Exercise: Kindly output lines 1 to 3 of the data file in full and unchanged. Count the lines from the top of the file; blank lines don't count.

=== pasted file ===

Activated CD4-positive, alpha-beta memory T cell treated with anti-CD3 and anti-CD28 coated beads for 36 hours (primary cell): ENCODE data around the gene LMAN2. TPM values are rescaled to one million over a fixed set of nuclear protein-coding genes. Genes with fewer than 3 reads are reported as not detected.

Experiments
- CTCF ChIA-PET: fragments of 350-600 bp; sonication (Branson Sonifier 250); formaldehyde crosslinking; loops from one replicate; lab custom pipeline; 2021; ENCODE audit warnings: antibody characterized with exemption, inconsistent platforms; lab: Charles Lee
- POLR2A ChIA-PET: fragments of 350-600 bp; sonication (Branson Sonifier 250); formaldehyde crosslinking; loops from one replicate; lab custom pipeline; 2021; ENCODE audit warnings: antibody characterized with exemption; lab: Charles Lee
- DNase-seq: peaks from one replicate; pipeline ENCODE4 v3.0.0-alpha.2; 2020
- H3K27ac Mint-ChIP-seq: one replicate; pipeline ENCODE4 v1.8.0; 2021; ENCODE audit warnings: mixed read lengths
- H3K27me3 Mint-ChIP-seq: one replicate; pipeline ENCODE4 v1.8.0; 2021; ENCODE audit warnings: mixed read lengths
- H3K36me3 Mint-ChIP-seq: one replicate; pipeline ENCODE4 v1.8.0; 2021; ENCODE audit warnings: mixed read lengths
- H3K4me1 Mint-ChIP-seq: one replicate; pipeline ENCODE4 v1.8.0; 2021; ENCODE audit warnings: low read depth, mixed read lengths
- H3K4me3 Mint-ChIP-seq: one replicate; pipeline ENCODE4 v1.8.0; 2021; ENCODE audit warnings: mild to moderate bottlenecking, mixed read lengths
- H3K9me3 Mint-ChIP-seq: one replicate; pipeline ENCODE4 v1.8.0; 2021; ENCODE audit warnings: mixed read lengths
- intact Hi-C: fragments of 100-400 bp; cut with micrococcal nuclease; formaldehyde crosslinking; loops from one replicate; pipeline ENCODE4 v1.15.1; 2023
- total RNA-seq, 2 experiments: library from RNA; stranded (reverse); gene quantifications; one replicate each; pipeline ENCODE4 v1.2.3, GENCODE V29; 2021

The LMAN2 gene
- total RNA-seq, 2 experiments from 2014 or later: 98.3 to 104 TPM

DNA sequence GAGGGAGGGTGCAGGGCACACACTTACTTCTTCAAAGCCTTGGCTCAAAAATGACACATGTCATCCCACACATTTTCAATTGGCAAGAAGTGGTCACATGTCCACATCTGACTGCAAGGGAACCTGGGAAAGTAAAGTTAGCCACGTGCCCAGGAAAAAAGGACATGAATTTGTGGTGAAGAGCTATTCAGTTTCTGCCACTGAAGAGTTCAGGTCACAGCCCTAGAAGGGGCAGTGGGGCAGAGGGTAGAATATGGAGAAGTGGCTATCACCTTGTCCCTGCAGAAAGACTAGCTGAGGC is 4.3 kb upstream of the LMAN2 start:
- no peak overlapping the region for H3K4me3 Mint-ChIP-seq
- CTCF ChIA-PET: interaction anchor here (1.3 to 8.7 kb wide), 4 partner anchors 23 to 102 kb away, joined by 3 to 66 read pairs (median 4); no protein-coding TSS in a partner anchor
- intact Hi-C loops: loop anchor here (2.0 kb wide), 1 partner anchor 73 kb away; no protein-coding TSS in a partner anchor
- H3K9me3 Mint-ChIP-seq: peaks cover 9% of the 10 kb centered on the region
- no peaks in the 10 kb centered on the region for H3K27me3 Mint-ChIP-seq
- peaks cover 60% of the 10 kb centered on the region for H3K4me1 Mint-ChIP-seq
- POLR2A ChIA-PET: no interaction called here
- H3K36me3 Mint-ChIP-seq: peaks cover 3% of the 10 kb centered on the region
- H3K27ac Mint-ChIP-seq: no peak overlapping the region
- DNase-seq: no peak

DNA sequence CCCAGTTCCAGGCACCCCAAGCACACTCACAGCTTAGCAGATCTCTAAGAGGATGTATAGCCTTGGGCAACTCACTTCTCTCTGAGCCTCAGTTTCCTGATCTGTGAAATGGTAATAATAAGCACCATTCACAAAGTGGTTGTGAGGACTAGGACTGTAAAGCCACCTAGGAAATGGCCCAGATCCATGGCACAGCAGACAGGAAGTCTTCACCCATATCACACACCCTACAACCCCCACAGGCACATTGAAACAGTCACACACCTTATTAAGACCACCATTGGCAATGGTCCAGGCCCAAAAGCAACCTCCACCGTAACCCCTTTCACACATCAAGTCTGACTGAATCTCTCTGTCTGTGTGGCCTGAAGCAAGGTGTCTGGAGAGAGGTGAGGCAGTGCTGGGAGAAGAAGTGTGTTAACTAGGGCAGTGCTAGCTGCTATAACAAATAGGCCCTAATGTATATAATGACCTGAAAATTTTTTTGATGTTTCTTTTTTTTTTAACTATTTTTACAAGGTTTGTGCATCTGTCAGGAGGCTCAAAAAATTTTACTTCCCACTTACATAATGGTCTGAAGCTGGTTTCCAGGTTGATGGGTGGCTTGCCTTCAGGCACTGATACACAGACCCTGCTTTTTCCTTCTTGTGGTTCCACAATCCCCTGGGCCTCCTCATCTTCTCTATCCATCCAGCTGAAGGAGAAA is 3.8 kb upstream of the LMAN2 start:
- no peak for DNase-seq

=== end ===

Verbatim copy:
Activated CD4-positive, alpha-beta memory T cell treated with anti-CD3 and anti-CD28 coated beads for 36 hours (primary cell): ENCODE data around the gene LMAN2. TPM values are rescaled to one million over a fixed set of nuclear protein-coding genes. Genes with fewer than 3 reads are reported as not detected.

Experiments
- CTCF ChIA-PET: fragments of 350-600 bp; sonication (Branson Sonifier 250); formaldehyde crosslinking; loops from one replicate; lab custom pipeline; 2021; ENCODE audit warnings: antibody characterized with exemption, inconsistent platforms; lab: Charles Lee